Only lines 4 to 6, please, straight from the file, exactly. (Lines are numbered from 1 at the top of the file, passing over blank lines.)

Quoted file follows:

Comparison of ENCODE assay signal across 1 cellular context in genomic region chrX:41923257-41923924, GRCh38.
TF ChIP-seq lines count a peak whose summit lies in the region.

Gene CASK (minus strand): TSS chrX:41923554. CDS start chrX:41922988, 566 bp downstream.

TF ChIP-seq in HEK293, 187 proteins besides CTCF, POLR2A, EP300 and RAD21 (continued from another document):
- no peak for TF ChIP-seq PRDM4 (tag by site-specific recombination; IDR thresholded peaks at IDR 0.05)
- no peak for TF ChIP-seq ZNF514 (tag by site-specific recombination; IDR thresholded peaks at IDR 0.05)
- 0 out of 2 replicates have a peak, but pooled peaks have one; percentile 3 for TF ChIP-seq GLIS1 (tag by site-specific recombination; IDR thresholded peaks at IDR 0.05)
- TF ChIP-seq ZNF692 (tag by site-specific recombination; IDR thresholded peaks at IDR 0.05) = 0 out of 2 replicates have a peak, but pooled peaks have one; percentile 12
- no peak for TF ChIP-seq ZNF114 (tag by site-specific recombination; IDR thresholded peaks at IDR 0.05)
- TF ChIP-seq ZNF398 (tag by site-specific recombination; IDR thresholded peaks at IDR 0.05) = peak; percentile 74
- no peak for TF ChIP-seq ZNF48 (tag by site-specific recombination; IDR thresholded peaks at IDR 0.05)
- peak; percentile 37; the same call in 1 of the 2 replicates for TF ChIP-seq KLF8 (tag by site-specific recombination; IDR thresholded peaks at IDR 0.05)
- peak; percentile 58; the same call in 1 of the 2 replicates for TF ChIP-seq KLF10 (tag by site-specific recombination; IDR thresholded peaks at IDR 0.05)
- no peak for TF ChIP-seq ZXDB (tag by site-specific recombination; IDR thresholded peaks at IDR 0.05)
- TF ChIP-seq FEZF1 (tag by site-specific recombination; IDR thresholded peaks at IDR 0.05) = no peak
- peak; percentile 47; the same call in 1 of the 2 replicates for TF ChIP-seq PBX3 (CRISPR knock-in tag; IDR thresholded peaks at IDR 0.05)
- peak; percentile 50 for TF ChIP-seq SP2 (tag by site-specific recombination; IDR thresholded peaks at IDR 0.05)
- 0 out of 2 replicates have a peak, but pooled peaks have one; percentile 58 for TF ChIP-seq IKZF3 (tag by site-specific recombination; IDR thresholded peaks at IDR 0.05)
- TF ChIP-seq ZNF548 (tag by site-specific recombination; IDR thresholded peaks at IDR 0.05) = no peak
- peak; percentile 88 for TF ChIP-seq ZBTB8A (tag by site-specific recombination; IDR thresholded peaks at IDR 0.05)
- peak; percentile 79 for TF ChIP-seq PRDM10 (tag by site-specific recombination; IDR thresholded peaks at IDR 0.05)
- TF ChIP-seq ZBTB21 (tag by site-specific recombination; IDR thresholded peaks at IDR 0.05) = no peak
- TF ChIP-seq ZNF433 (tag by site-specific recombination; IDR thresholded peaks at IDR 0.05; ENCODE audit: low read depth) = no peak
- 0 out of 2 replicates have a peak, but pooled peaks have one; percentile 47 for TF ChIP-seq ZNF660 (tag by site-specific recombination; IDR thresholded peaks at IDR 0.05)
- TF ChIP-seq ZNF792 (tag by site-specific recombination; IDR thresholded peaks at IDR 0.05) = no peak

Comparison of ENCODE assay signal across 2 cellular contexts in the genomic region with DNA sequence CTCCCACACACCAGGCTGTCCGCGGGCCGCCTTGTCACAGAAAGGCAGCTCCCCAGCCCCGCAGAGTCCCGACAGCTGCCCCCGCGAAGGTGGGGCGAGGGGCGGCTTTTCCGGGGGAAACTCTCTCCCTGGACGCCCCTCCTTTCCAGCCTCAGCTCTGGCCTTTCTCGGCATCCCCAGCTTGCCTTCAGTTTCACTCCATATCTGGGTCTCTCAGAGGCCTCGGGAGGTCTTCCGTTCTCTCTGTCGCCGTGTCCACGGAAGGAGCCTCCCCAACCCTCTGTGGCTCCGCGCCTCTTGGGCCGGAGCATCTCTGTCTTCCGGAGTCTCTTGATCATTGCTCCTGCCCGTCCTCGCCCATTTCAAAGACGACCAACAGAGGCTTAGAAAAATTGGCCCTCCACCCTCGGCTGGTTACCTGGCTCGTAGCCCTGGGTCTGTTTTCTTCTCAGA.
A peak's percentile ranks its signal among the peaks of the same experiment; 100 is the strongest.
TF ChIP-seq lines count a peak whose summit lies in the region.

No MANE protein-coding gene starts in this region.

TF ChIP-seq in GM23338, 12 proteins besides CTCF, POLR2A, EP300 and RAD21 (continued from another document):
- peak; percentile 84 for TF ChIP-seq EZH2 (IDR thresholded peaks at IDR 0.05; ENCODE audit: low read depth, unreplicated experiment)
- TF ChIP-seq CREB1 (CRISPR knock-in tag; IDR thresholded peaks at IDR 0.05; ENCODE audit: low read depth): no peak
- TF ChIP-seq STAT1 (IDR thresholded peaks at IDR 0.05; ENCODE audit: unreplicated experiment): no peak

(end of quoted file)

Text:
TF ChIP-seq in HEK293, 187 proteins besides CTCF, POLR2A, EP300 and RAD21 (continued from another document):
- no peak for TF ChIP-seq PRDM4 (tag by site-specific recombination; IDR thresholded peaks at IDR 0.05)
- no peak for TF ChIP-seq ZNF514 (tag by site-specific recombination; IDR thresholded peaks at IDR 0.05)